Guillaume Farel 1489-1565

                  The Elijah of the French Reformation

 

“A dynamic man of action who gave his whole life to the spreading of the gospel of Christ”

 

A fitting epitaph to a man whose belief in the truth of scripture led to persecution which forced him to flee his native France for Switzerland.

 

 

With a style of preaching that was described as being full of fire and fury Guillaume Farel was a committed iconoclast to whom pictures and relics were heathen idols which must be destroyed like the idols of the Canaanites. The Pope was “the Antichrist” and the Mass idolatrous.

 

Though he had not been regularly ordained Farel felt himself to have been divinely called just like the Prophets of old, to break down idolatry at to clear the way for the spiritual worship of God according to his revealed word unto man as contained in the Holy Scriptures.

 

Guillaume Farel was born at Gap, a small town in the Alps of Dauphine in South-East France where the religious views of the Waldensens were once widely spread, His faith came down to him from his parents and was he said more “Popish than Popery”.

Whilst studying in Paris his principal teacher was one of the pioneers of the reformation in France, Jacques Lefevre  d’Etaples who was responsible for introducing Farel to the doctrine of justification by faith alone.

 

Farel acquired the degree of “Master of Arts” and was appointed to teach at the college of Cardinal Le Moine, however the influence of Lefevre and studying the bible gradually brought him to the conclusion and conviction that salvation could only be found through Christ, taking the word of God as the only rule to his faith, leading to his reaching the conclusion that Roman traditions and rites were merely the inventions of man with no basis in biblical truth.

Upon his studying the scriptures he was appalled that he could find nowhere in the New Testament any traces of justification for the Pope or of a religious hierarchy, of Indulgences, Purgatory, the Mass, of the Seven Sacraments, of Sacerdotal Celibacy or of the worship of Mary and all the Saint.

 

His mentor Lefevre was charged with heresy by the Sorbonne and retired in 1521.

Farel followed Lefevre to Meaux and was authorised to preach in the diocese, where he proved to be far too radical for the mild Bishop of Meaux and therefore on the 12th of April 1523 he was forbidden to preach in the diocese any more.

 

Guillaume returned home to Gap where he made converts to his beliefs including four of his own brothers.

However at this period in time it became very dangerous to be an exponent of the Reformed Faith in France and as a result of the onset of serious persecution it was no longer safe for anyone who thought and believed as Farel did to live anywhere in France.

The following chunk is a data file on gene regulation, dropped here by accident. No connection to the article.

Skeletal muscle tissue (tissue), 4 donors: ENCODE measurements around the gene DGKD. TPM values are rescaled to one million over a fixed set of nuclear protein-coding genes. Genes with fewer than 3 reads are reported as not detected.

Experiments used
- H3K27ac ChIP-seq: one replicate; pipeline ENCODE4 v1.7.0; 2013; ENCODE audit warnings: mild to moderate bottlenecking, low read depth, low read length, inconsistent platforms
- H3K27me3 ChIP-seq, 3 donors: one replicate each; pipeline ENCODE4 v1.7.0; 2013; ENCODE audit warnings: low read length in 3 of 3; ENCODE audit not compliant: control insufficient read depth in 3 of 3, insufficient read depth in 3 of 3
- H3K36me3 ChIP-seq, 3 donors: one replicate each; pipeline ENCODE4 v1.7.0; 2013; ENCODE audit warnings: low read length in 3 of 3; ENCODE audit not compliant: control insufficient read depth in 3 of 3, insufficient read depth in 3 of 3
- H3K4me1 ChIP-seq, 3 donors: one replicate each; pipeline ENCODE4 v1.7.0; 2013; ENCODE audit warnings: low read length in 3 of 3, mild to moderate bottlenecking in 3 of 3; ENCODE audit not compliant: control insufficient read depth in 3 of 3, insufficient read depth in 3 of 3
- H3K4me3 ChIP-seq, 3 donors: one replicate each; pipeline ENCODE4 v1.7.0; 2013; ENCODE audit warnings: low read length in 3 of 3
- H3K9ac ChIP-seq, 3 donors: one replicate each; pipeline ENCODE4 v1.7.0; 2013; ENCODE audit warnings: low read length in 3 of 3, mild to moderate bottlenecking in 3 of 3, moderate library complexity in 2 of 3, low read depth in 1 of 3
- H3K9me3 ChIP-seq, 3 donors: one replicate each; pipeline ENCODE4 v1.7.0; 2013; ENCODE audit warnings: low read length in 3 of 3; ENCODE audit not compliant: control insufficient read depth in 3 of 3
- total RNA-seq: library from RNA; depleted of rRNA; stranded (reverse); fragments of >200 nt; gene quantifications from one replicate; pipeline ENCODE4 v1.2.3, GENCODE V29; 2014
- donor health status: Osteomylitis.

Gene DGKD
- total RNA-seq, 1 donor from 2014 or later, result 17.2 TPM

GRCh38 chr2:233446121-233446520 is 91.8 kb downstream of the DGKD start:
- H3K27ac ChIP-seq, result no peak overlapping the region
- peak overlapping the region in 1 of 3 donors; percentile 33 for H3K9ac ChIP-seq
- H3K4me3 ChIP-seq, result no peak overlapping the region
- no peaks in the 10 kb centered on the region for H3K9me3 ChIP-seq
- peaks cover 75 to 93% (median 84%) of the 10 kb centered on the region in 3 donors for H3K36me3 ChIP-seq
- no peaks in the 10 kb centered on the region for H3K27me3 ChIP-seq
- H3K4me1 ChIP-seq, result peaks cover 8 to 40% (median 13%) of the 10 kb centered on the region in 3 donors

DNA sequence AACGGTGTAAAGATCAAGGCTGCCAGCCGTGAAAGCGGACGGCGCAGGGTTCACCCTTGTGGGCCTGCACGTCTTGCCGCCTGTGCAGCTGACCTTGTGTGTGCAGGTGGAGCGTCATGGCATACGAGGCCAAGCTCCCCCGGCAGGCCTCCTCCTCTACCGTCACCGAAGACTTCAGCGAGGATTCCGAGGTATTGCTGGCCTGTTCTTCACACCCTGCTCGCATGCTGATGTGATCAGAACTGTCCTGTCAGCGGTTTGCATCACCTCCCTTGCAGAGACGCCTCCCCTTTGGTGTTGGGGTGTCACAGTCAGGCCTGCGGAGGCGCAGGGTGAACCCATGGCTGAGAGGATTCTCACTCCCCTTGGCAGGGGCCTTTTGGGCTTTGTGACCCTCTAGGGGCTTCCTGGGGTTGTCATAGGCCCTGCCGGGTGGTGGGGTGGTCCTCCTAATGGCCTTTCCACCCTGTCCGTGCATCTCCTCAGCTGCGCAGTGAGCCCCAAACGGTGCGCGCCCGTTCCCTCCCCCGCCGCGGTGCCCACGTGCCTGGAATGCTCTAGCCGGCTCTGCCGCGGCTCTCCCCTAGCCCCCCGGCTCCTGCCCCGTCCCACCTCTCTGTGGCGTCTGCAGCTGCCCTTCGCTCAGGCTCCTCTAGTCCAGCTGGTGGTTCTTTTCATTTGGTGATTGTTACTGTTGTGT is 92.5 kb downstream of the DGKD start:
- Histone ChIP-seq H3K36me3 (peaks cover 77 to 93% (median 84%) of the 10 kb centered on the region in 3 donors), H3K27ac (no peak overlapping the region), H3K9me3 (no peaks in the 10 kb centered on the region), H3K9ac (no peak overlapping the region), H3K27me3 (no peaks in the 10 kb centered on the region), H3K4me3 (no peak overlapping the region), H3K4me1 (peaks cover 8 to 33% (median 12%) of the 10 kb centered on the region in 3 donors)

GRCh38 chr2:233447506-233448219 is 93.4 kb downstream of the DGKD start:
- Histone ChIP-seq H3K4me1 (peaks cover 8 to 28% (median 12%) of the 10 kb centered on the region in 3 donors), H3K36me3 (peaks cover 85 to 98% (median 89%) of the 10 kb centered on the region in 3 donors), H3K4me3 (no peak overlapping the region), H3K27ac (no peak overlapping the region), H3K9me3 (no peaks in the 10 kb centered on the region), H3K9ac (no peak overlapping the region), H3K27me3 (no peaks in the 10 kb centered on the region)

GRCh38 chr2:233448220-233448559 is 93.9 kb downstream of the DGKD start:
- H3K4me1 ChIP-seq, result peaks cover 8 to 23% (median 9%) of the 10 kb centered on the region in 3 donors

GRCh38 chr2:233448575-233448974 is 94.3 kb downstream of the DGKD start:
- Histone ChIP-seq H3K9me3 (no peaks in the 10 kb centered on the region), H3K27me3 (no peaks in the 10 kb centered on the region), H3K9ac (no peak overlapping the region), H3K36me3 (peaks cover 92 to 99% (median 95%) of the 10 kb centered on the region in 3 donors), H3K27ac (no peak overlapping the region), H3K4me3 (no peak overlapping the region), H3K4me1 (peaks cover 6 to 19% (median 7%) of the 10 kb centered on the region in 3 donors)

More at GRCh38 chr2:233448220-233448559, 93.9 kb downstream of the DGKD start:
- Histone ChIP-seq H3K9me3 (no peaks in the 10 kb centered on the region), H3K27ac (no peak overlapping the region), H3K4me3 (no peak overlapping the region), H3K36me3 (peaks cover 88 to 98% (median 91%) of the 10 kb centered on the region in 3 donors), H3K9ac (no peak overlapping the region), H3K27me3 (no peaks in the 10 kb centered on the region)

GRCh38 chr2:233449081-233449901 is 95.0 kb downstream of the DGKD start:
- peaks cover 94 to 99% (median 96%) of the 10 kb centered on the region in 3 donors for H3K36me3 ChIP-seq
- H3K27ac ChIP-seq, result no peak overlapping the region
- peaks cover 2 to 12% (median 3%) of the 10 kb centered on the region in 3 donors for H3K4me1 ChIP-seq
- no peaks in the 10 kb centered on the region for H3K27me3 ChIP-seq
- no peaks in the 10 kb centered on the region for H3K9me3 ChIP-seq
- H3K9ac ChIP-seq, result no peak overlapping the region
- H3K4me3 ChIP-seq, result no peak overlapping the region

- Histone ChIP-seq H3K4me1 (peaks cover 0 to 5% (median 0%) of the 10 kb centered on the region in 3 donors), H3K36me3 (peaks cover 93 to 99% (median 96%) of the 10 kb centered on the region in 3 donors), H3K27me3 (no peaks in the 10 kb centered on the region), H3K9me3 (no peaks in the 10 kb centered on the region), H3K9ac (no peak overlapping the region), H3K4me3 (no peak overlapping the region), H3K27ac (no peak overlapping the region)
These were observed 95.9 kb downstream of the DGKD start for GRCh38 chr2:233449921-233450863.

Farel once an ardent Papist became even more ardent in his Protestant beliefs and so he had to flee France. He went first to Basel and then on to Geneva.

 

It was in Western Switzerland where as a travelling evangelist he was to labour incessantly in preaching, always in motion. Full of faith and fire he was as bold and fearless as Luther but far more radical in his religious beliefs.

 

Opposition to Farel’s teaching from the Bishop of Geneva forced him to leave Geneva in 1532 but he was to return in 1533 to lead a Public disputation between the exponents of Roman Catholicism and the Reformed Faith. The result of the disputation was in favour of the Reformed Faith and in 1535 the Geneva Town Council formally proclaimed the adoption of the Reformed Faith.

 

Farel was no stranger to persecution and violence, though he never resorted to either himself. On one occasion he was fired upon but the gun burst. Farel said to the perpetrator “I am not afraid of your shots”.

Indeed, persecution and violence only led him to greater exertions in his preaching.

His contemporaries describe Farel’s preaching as being thunderous in its eloquence; he was described as being the scourge of priests.

 

It was in Geneva where Farel became good friends with another French Reformer, John Calvin with whom he worked from 1537 Calvin having persuaded Farel to remain in the city. Eventually Geneva came to be known as the Protestant Rome.

It was only through the steadfastness of their beliefs in the face of threats and persecution both physical and spiritual that Guillaume Farel and others were able to lay the foundations for the reformation throughout Europe.

Through his study of the bible he came to the conclusion that the dogmas of the Church of Rome were not based on biblical truths but the spurious whims of fallible man.

Farels objections to the beliefs and rituals of the Church of Rome are a constant to the principles adhered to by the Orange Institution now in the 21st century.

 

Farel and Calvin along with Theodore de Beze and John Knox are the figures represented on the Reformation Wall in Geneva.

 

Guillaume Farel died in Neuchatel, Switzerland on the 13th of September 1565.







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